Product Differentiation by Polyurea-Based Interfacial Microencapsulation

James Essinger, Head of Chemistry, Gowan Company

Product Differentiation by Polyurea-Based Interfacial MicroencapsulationJames Essinger, Head of Chemistry, Gowan Company

Why microencapsulation?

Liquid products utilizing microencapsulation can exhibit unique and desirable performance characteristics by modifying the availability of the contents in the microcapsule core. The core, surrounded by a shell wall, can contain fragrances, active ingredients, etc. By managing the onset or duration of release of core ingredients, product ease-of-use or effectiveness can be competitive advantages. The focus here is a water-based final product.

Why polyurea microcapsules?

A microencapsulation process is an investment in know-how and equipment. To justify the investment, this process must be efficient and reproducible in delivering the expected performance and differentiation. The choice of a polyurea-based shell wall can provide certain advantages in efficiency and reproducibility.

What is interfacial polymerization?

The word “interfacial” implies there are multiple phases before the microcapsules are made. Many products are known to contain multiple phases, e.g., emulsions. Here, it is necessary that the core ingredients are each relatively hydrophobic. To synthesize a polyurea shell wall by interfacial polymerization, typically an emulsion is first formed, commonly an oil-in-water emulsion. The oil phase droplets (hydrophobic discontinuous phase) contain a dissolved reactive isocyanate, as well as fragrances, active ingredients, etc. The water phase (continuous phase, surrounds the oil droplets) contains a reactive amine, as well as other inert ingredients to provide stability and convenience in the product. At the interface of the water phase and the oil phase droplets, isocyanate and amine react, making a polyurea shell wall around the droplet core.

Unit Operation Controls

In this case, the fundamental Unit Operations are:

1. Formulating the water phase
2. Formulating the oil phase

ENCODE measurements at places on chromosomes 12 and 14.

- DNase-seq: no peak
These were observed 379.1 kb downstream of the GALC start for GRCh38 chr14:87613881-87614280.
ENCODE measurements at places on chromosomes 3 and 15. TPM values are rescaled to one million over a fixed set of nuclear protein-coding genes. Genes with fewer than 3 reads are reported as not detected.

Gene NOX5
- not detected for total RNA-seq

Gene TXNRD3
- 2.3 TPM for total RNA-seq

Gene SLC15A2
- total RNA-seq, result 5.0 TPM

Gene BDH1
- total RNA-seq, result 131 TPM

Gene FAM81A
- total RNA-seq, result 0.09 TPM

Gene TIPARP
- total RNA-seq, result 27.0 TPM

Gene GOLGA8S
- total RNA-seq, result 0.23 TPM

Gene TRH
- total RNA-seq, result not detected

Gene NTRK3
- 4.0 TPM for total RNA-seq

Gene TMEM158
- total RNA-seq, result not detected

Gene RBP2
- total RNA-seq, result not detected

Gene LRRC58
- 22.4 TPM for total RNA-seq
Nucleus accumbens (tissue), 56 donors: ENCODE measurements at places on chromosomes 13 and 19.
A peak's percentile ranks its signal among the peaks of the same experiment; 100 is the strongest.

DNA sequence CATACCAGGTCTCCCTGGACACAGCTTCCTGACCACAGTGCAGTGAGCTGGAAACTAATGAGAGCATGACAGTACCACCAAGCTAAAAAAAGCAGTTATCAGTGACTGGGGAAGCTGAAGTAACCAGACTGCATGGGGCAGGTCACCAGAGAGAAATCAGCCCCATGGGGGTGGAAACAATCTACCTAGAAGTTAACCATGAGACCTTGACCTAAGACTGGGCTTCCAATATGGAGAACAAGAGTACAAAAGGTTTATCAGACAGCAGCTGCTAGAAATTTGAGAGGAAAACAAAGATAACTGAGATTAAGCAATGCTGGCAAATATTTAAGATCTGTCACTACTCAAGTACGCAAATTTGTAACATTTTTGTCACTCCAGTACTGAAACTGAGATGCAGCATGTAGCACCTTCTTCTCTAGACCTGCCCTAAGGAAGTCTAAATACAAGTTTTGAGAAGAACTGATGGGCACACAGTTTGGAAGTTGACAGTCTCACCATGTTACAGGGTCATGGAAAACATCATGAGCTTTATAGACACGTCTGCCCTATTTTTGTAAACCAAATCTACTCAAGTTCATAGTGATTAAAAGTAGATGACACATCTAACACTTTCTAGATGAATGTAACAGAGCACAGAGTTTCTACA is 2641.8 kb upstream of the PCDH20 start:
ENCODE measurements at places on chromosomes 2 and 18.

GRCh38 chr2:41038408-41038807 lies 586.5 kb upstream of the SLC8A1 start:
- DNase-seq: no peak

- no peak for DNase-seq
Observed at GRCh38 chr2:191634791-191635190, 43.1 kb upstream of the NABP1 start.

3. Making the emulsion by combining the water phase and the oil phase
4. Synthesizing the polyurea shell
5. Adjusting the microencapsulated formulation with additional ingredients

For Operation 1 (formulating the water phase), a key decision is the selection of the reactive amine. Candidates can affect the onset and duration of release for the core contents. Also, there can be no ingredients which interfere with the synthesis of the desired polyurea shell wall structure.

For Operation 2 (formulating the oil phase), a key decision is selection of the reactive isocyanate. Again, candidates can affect the onset and duration of release of the core contents, and, there can be no ingredients which interfere with the synthesis of the desired polyurea shell wall structure. Contained fragrances, active ingredients, etc., cannot interfere with polyurea shell wall synthesis.

For Operation 3 (making the oilin-water emulsion), emulsion droplets should be in the range of 1-10 microns. This is achieved by a combination of surfactants and/or mixing energy.

For Operation 4 (synthesizing the polyurea shell), the initial shell wall will be fragile and needs to quickly achieve a final shell wall of sufficient mechanical strength. Also, there is an expectation that the oil phase droplet of the emulsion is near-quantitatively contained within the shell wall. Control of temperature and mixing energy are key parameters for maximizing the speed and thoroughness in achieving the final shell wall.

For Operation 5 (adjusting), this step is to achieve certain specifications, maximize shelf-life, and promote a positive user-experience by the customer.

Given the implications of Operations 1-5 and the required investment for a microencapsulated product, an early cross-functional review is necessary before proceeding.

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